Medicinal and Aromatic Plants – The interchange between local, rural knowledge and their global applications
Joint Session with the 29th International Horticultural Congress (IHC2014)
University of London
Charles Sturt University
Many plant species with a long, but locally restricted history of use as a medicinal or aromatic plant are now becoming global commodities. Famously, tea tree oil derived from Melaleucaalternifolia and other species native to Eastern Australia south of Brisbane, is now a globally used essential oil. Many other local resources have become or are becoming global commodities. One of the important tropane alkaloids atropine is also derived from Australian species of Duboisia.
Today, more than ever, there also is a risk that commercial products are developed without an appropriate evidence-base and without a long term development strategy. On the other hand, there has been a concomitant increase in research on diverse aspects of these species, but little attention has been paid to the sustainable development of such products. Central to these developments is a recognition of indigenous and local rights and the development of strategies for an equitable benefit sharing.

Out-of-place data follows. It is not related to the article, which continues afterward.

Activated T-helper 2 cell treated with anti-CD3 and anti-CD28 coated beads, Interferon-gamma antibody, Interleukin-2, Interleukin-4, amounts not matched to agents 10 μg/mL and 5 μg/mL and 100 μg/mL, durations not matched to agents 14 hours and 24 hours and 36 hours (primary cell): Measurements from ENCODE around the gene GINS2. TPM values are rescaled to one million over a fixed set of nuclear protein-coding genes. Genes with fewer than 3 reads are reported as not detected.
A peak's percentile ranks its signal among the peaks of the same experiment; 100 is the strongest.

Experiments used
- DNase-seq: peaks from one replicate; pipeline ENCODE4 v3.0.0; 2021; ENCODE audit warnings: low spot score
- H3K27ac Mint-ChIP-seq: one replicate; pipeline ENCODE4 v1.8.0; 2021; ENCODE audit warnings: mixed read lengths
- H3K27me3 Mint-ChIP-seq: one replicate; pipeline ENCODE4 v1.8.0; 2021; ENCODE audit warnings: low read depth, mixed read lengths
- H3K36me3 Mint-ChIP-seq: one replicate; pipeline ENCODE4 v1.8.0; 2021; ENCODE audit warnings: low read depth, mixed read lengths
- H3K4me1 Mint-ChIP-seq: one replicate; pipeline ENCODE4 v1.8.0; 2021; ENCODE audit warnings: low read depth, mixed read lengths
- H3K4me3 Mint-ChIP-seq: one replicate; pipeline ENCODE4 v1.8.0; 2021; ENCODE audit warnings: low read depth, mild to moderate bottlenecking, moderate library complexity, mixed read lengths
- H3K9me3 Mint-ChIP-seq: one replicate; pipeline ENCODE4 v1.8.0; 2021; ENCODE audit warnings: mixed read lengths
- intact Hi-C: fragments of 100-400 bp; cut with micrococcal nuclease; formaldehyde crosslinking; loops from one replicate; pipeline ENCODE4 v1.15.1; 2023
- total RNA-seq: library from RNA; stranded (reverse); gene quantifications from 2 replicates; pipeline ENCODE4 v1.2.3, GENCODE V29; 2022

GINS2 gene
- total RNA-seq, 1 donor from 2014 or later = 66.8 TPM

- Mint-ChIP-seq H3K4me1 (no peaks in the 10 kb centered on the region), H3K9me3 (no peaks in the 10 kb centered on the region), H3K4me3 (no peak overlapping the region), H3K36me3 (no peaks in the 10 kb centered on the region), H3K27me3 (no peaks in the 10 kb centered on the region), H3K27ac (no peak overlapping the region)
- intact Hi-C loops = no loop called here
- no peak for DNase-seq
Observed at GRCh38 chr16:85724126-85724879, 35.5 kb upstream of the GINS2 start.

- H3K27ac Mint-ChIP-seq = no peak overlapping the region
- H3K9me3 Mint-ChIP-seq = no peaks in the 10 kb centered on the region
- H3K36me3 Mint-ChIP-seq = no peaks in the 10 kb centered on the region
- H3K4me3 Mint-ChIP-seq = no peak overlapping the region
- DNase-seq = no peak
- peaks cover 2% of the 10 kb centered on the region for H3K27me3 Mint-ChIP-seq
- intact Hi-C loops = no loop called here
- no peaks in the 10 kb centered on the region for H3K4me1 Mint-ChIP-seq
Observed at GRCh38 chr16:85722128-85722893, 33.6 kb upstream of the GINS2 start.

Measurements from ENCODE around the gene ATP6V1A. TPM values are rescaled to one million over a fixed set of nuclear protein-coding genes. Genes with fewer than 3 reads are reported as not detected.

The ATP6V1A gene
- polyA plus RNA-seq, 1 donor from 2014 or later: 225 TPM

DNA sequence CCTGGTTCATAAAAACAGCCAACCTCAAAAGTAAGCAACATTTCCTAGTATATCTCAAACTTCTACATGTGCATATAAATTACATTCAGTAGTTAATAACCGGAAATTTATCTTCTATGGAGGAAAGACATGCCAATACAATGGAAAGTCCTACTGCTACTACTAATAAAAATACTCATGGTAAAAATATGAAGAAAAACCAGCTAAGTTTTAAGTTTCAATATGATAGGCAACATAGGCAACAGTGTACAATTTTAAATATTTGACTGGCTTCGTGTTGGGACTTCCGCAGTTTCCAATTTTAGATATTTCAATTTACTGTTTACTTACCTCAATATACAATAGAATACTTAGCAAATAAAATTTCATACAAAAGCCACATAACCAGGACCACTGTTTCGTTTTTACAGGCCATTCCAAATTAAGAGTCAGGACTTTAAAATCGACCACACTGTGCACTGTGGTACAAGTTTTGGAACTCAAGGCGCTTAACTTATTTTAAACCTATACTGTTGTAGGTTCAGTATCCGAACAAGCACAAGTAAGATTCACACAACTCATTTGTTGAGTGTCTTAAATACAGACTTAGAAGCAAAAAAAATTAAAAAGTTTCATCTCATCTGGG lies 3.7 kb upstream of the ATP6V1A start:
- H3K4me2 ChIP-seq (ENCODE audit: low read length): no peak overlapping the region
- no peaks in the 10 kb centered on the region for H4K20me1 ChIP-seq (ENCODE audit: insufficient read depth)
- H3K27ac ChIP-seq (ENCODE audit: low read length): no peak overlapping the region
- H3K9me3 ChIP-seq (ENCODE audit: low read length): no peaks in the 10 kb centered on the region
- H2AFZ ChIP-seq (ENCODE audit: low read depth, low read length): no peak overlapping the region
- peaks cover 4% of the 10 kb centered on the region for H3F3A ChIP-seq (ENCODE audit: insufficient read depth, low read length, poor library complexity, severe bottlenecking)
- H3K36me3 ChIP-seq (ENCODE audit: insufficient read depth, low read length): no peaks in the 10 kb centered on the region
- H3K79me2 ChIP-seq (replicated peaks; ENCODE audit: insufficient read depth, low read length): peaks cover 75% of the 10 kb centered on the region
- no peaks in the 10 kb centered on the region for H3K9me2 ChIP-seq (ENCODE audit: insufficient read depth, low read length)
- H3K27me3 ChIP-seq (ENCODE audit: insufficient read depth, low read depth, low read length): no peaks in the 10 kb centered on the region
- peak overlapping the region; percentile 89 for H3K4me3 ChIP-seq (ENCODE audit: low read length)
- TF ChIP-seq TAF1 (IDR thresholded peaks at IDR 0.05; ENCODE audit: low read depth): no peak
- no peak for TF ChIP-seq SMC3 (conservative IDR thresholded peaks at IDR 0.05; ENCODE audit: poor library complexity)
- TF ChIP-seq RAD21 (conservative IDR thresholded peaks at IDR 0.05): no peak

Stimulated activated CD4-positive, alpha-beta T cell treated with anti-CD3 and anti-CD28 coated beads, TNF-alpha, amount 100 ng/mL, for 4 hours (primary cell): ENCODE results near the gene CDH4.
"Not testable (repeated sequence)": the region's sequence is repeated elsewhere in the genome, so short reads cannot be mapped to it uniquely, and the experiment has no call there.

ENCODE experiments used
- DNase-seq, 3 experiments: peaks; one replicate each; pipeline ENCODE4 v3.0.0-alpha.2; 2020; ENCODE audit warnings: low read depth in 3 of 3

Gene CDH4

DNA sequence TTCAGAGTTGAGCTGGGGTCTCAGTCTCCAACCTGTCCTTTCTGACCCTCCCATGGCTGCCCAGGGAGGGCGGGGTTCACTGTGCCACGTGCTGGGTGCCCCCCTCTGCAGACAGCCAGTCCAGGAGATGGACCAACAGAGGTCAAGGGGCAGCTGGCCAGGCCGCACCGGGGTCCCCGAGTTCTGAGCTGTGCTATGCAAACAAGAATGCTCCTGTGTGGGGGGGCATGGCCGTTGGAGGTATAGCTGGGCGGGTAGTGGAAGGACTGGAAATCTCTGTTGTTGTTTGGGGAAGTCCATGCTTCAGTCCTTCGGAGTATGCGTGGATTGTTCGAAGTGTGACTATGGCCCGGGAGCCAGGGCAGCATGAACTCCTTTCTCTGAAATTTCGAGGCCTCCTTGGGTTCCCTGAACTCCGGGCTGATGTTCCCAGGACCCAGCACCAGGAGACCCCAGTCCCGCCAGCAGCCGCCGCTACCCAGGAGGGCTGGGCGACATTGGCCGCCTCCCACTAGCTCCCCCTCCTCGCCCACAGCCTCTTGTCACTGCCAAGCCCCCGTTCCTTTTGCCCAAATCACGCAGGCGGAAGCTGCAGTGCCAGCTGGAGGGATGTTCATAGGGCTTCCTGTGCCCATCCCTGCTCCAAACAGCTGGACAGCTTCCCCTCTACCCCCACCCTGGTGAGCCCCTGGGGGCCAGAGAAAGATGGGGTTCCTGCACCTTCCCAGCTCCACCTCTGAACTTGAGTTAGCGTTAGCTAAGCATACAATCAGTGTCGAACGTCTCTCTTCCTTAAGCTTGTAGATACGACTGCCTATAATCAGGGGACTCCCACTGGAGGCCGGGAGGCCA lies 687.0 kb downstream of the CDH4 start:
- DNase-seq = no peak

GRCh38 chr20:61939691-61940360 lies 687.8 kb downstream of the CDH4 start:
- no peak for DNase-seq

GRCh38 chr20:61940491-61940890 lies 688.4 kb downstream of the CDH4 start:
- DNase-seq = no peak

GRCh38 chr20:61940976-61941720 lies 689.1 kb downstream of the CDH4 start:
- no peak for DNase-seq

This symposium will be dedicated to presenting examples of medicinal and aromatic plants of global value, and to reviewingthe ethnobiology, phytochemistry and pharmacology of such species. It will highlight the development of such botanical drugs into widely used nutraceuticals, registered as traditional medicines or licensed medicines, aromatic substances or other high value products. It will also highlight strategies for equitable benefit sharing with the custodians of traditional medicines knowledge. The symposium will offer both the opportunity to highlight achievements and future research / development needs for such products. Models of equitable benefit sharing and other forms of local benefits will be a key part of the symposium.